Missing plane's signal detected

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Vietnamese rescue official says the missing Malaysian plane's signal has been detected, according to latest information released by Xinhua News Agency.  
The official told local VNExpress that signal of the plane has been detected at some 120 nautical miles southwest of Vietnam's southernmost Ca Mau province.
The rough location where the missing Malaysian HM370 flight signal has been detected. [Sina]
A Malaysian passenger plane carrying 239 people has lost contact with air traffic control after leaving Malaysia's capital Kuala Lumpur, the carrier said on earlier Saturday morning.
The B777-200 aircraft departed Kuala Lumpur at 00:41 a.m. on Saturday, and was expected to land in Beijing at 6:30 a.m. that same day.
Malaysia Airlines said it was working with the authorities who have dispatched search and rescue teams to locate the plane.
According to a statement from Malaysia Airlines, the HM370 flight was carrying a total of 227 passengers, including two infants and 12 crew members. The passengers were of 13 different nationalities.
The HM370 flight information has been "marked red" inside Terminal 3 of Beijing Capital International Airport, its scheduled destination, on March 8, 2014, as the aircraft lost contact with air traffic control shortly after leaving Malaysia's capital Kuala Lumpur. [Beijing News]
The Flight-aware tracking program lost contact with the flight about 20 minutes after take-off as it was crossing the Malay peninsula at 35,000 feet, while the Flightradar24 program was able to track it into the South China Sea towards Vietnam before losing contact completely.
The Vietnam Subang Air Traffic Control reported that it lost contact at 2.40 a.m. today.
China's Civil Aviation Administration (CAAC) confirmed the flight had about 160 Chinese passengers on board and did not contact Chinese air traffic management department or enter China's air traffic control area.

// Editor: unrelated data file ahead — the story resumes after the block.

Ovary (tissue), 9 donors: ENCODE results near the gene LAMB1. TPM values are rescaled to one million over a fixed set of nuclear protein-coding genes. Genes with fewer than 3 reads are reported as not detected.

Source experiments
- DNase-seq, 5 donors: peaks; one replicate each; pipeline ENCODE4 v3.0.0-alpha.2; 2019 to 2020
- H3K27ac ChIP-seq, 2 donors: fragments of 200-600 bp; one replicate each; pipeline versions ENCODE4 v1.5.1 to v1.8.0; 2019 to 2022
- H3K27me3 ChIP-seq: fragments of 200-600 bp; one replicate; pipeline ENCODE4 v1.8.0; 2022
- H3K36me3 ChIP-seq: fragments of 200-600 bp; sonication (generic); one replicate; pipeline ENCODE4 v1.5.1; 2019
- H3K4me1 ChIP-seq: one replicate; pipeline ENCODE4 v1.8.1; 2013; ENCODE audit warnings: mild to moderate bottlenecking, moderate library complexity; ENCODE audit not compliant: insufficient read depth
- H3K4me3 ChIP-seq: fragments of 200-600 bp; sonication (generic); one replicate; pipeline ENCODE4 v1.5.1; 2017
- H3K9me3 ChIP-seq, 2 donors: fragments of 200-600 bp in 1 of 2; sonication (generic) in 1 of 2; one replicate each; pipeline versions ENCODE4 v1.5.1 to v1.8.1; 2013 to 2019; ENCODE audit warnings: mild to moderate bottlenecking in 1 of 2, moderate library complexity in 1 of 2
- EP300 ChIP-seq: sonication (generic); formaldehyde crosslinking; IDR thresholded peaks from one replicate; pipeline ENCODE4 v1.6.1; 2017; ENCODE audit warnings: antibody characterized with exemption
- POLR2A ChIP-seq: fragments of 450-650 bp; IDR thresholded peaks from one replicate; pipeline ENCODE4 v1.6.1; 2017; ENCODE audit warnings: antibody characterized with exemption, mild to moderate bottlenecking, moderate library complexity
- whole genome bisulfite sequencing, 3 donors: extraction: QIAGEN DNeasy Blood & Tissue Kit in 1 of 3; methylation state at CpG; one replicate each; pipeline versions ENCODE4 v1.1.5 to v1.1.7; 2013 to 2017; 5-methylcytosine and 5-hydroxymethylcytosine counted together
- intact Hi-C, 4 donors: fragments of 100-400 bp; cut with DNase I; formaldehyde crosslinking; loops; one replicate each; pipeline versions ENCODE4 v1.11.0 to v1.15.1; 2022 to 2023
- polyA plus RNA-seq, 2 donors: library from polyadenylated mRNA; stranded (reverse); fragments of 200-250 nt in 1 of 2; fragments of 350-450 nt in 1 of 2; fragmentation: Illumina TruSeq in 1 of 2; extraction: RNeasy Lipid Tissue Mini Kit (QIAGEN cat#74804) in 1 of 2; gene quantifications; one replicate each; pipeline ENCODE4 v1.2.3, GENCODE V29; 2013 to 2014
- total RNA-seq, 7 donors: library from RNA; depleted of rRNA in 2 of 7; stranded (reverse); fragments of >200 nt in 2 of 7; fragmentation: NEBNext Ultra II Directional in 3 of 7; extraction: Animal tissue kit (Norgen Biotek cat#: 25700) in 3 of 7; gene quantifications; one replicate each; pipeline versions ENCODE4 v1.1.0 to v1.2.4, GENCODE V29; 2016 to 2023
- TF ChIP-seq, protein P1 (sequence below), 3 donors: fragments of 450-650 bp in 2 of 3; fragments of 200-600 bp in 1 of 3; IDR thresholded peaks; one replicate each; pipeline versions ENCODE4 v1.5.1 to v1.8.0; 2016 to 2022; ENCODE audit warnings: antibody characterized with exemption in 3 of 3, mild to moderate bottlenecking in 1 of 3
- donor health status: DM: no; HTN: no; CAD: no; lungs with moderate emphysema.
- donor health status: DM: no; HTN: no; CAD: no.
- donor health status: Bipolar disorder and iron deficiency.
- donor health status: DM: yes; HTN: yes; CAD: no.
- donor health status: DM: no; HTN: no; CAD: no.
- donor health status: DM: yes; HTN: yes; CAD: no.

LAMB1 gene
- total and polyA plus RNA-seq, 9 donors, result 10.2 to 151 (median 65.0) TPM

China's air control authority said there were no storms in the area of the South China Sea where the plane was flying across. The weather was generally fine with light clouds.
A VP of the Malaysia Airlines said the plane had enough fuel to fly for seven hours, one hour more than the flight time to Beijing.
The aircraft, a Boeing 777-200ER reportedly registered 9M-MRO, was delivered to the airline in May of 2002 and powered by Rolls-Royce Trent 800 engines.
The Boeing 777 was introduced in 1995. Since then, it has been involved in only two other major accidents and three hijackings.
The most notable accident occurred in July 2013, when an Asiana Airlines Boeing 777-200 carrying 291 passengers and 16 crew members crashed during landing in San Francisco, killing three passengers and seriously injuring 48 others. Investigators blamed the accident on a pilot error.
Malaysia Airlines is the national carrier of Malaysia and one of Asia's largest, flying nearly 37,000 passengers daily to some 80 destinations worldwide.
The airline said the public can call +60-378841234 for information about the plane.
A Malaysian passenger plane [File photo]


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